The Spectator: Birth of the Periodical Press
By Karen Purnell
The Spectator was a single sheet daily newspaper published by Richard
Steele and Joseph Addison in 1711, who also published the Tatler. The
first edition was published on 1st March 1711, and continued until 6th
The aim of the newspaper was to “enliven morality with wit, and
to temper wit with morality…to bring philosophy out of the closets
and libraries, schools and colleges, to dwell in clubs and assemblies,
at tea-tables and coffeehouses”.
One of its functions was to provide readers with educated talking points,
and advice on how to carry a conversation and social interactions in
a polite manner. Addison and Steele also promoted family, marriage and
courtesy, as a way of keeping with the values of philosophy. The Friday
edition confined itself to literary matter, whereas Saturday featured
moral and religious content, aiming to produce an even greater work than
its predecessor: The Tatler.
The Spectator made an effort to forming and raising the standard of public
opinion in manners, morals, art and literature. The editors hoped to
meet the needs of women, as Addison realised that the reform of society
would occur through them. Therefore, the publication was the first of
its kind to appeal to female readership. Addison remarked “there
are none to whom this Paper will be more useful, than to the Female World.
I have often thought there has not been sufficient pains taken in finding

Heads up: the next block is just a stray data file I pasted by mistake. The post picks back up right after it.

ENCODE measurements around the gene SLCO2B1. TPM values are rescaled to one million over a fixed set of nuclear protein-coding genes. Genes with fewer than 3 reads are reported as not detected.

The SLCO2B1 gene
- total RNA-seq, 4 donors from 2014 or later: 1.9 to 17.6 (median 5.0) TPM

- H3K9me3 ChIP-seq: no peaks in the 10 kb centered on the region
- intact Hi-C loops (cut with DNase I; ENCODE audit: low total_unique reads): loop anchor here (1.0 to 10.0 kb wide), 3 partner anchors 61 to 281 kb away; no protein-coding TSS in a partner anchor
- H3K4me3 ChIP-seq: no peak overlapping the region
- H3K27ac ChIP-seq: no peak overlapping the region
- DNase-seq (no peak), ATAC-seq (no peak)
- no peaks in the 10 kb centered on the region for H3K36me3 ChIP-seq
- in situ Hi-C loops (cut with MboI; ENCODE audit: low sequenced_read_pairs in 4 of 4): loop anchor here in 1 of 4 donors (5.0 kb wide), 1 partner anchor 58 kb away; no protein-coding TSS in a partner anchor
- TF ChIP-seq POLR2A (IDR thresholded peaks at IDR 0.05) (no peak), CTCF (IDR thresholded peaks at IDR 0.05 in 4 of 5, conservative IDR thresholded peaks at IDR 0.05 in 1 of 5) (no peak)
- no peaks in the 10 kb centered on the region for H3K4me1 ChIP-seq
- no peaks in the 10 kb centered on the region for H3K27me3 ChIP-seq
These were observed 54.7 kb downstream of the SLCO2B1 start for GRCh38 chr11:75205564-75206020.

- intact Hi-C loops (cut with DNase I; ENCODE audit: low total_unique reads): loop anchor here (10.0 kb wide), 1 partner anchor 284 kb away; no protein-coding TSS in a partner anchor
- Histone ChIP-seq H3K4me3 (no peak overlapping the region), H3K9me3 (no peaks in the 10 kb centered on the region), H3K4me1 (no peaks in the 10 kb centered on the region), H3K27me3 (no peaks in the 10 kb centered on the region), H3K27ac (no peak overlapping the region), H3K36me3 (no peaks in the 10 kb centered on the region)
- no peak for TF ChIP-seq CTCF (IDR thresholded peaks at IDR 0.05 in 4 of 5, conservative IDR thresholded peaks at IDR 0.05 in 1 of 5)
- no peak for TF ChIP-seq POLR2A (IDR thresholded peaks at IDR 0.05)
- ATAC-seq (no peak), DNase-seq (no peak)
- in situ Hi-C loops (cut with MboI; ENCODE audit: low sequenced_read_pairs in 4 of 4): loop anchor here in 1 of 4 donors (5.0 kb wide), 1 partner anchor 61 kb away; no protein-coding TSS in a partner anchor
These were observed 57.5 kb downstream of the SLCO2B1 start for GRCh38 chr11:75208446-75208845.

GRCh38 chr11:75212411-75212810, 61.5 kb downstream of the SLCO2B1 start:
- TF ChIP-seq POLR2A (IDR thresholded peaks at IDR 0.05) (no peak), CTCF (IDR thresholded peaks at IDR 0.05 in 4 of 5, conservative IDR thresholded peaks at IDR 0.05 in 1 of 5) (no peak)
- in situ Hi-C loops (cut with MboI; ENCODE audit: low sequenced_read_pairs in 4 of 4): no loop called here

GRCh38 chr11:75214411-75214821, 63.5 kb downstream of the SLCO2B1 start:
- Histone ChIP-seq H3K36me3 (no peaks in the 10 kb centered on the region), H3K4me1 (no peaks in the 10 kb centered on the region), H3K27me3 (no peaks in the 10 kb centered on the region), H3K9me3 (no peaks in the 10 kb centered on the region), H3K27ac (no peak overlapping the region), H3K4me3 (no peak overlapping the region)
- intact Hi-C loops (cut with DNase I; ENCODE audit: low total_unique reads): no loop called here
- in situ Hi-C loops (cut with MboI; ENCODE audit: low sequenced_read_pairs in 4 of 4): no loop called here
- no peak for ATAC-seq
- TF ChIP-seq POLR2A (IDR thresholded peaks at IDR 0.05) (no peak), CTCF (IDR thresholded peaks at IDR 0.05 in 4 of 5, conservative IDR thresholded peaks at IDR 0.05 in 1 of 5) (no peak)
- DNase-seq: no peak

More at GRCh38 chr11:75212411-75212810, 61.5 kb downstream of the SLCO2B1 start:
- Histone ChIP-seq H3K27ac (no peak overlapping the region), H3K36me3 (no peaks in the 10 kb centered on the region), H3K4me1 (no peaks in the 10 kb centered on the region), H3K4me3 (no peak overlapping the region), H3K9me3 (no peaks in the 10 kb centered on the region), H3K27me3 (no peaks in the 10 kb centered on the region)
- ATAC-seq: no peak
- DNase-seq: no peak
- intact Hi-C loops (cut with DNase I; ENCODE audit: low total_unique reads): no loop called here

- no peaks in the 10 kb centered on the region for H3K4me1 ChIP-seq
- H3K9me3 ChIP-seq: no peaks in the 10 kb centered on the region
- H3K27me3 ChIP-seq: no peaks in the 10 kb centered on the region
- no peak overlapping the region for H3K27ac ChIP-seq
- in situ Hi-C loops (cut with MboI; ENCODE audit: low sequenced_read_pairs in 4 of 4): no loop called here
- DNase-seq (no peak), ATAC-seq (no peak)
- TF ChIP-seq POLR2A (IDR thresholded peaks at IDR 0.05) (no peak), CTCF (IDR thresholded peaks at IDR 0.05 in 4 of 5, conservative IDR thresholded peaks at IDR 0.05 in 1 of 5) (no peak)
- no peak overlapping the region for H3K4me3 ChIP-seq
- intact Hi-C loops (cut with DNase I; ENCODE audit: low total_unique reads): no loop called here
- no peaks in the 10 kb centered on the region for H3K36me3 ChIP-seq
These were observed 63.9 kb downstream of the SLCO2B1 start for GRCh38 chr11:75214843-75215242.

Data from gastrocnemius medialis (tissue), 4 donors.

out proper employments and diversions for the Fair ones.” Therefore,
it was part of the editors' mission to remedy this.
During the times of The Spectator, literary culture was reborn in England.
The Civil War resulted in the closure of many playhouses during the Puritan
period, and did not improve until the reign of Queen Anne, after the
Restoration. During these times only a privileged few could experience
education and leisure, which prompted the success of The Spectator, which
provided enlightenment for the common people. Therefore, the newspaper
was widely read, although its official circulation was only 3000.
The Spectator adopted a fictional method of presentation using a "Spectator
Club", whose imaginary members argued against the author’s
ideas about society. “Mr Spectator”, a fictional character
that observed London society, allegedly wrote the papers. He also reported
on imaginary conversations thought most likely to occur in coffee houses,
which is where most copies of the publication were distributed and read.
An important aspect of The Spectator's success was its ability to understand
that culture and taste were values that transcended political differences.
This earned it instant admiration, especially as it also avoided political
controversy between parties.
Given the success of the publication in promoting polite sociability,
the correspondence of its readers was an important feature. However,
it is believed that on occasion, Steele and Addison may have composed
"The Spectator" No 1
"The Spectator" No 2
"The Spectator" No 10
"Addison and Steele are Dead" by Brian McCrea, 1990.